How To Be A Man According To 15 Dads
Jan. 17, 2023 Fatherly
This kind of exploration leads to healthier men who can better work their way through defeat, sadness, and the defied expectations we all experience in life. So how does this translate to parenting? What lessons do today’s fathers hope to teach their boys about “being a man” today?
That’s what we asked more than a dozen fathers spread out across the country. They all weighed in on the lessons they’re trying to teach their sons about manhood. From embracing equality, to the value of hard work, these men covered a vibrant spectrum of issues that their children will likely have to face as they grow older. They’re raising the next generation of men, and these are the most important lessons they hope to impart.
Men Go To The Doctor
“My dad passed away from lung cancer. But, also from stubbornness. For years and years and years, he refused to go to the doctor out of pride. And there’s a good chance that, had he kept up with his health instead of trying to tough everything out, he might still be here. I tell my son that it’s okay to admit when you’re weak, or hurt, because you can’t be the best version of yourself if you’re not in the best possible shape. Going to the doctor is such an easy, simple thing that a lot of guys just don’t do. And it can really end up hurting the people that love them. That’s not something a man would willingly do, in my opinion.” – Nick, 46, California
Strive To Be Good People
“For me, being a man is second in importance to being a good person. There are so many easy definitions of masculinity. Everything from not crying or showing emotion to looking a certain way can preoccupy and distract from what it means to be a good person. And that transcends being a man. If you’re a good person — kind, responsible, and accepting — then you’re a good man. I want my kids to realize that. Not just my son, but my daughter too. When she eventually grows up and meets the man she’s going to love, I want her to know what’s important to look for.” – James, 43, Ohio
Face And Embrace Your Feelings
“Men can cry. Men can blush. Men can be embarrassed or ashamed. A real man is one who is so strong — so brave and fearless — that he’s not afraid to show his true emotions, no matter what they may be. I think society conflates strength with pride quite frequently, especially when it comes to men and their emotions. Just because a man is too proud or stubborn to cry doesn’t mean he’s strong. It means he’s being untrue, to himself and the people that care about him. I think a real man knows that there are times and places when it’s okay to be vulnerable, and doesn’t hesitate to embrace them. That’s why I never tell my son to stop crying. Instead, I tell him that his sadness is valid, and that I’ll be there to talk about it when he’s ready.” – Al, 40, Montana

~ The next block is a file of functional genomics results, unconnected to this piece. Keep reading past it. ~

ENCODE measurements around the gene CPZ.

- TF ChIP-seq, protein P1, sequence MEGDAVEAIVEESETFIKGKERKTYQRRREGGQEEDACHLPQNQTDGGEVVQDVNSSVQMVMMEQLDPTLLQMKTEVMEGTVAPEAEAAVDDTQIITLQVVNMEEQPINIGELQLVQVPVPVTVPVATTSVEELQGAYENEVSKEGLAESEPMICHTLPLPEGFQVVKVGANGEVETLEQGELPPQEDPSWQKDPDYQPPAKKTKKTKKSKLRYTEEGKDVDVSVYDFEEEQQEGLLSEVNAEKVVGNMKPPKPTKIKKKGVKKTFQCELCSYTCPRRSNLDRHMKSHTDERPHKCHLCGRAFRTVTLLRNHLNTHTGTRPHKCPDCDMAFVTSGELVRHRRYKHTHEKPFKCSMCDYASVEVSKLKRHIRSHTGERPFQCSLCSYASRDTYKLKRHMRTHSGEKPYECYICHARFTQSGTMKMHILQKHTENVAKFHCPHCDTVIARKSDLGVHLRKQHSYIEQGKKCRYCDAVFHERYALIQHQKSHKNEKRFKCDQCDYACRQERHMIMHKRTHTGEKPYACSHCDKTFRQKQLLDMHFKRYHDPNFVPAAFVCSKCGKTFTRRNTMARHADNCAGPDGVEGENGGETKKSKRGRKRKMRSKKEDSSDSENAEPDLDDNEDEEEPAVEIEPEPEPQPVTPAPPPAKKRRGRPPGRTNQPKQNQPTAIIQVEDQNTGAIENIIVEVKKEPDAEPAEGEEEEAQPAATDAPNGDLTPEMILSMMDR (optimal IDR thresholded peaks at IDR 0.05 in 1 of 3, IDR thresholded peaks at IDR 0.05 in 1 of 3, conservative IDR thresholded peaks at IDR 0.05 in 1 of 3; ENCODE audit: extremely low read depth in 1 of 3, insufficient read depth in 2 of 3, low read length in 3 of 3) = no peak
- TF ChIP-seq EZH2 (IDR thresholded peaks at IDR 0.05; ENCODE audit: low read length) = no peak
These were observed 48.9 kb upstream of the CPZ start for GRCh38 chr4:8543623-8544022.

Fight For Equality
“I didn’t actually grasp this lesson until a few years ago, when the whole #MeToo thing was blowing up. I had some really productive conversations with friends and coworkers that made me realize how equality benefits everyone. A level playing field is the healthiest, most prolific environment for success, because it really emphasizes skill, talent, and intelligence over privilege. I want my son to have enough confidence to avoid letting any insecurity make him feel threatened. A man thrives on equality, because he knows that real progress – whether its personal, professional, educational, or whatever – can only happen if no one gets a head start.” – Patrick, 35, California
“This world is full of hate. A real man can recognize and cherish love, no matter where it comes from. My father always had a hard time saying, ‘I love you’ while I was growing up. And I get it, that’s just how he was raised. And I think he’s a real man, for sure. But, I also recognize that he isn’t perfect, and that I want my sons to say, ‘I love you’ whenever they genuinely have a chance to do so. I say it to them all the time now, and they’re at that age where it’s a little embarrassing in front of their friends. But, they’ll grow out of that age. I hope they won’t ever grow out of the capacity to show love.” – Josh, 37, Michigan
Stand Up For Others
“Not long ago, my son —he’s in ninth grade — got suspended from school for fighting. He told me what happened, and it turned out he was defending a fellow student who was getting picked on by bullies. I told him he did the right thing. My wife disagreed, and eventually we landed somewhere commending him for standing up for someone, but challenging whether or not the physicality was really necessary. Bullies are everywhere. There’s a good chance he’ll end up working with — or working for — bullies once he’s grown up. And as he grows into a man, I think it’s important he knows not to be pushed around. In those cases it’s probably best not to throw down and fight, but it’s also important to stand up for the right things.” – Andrew, 43, New Hampshire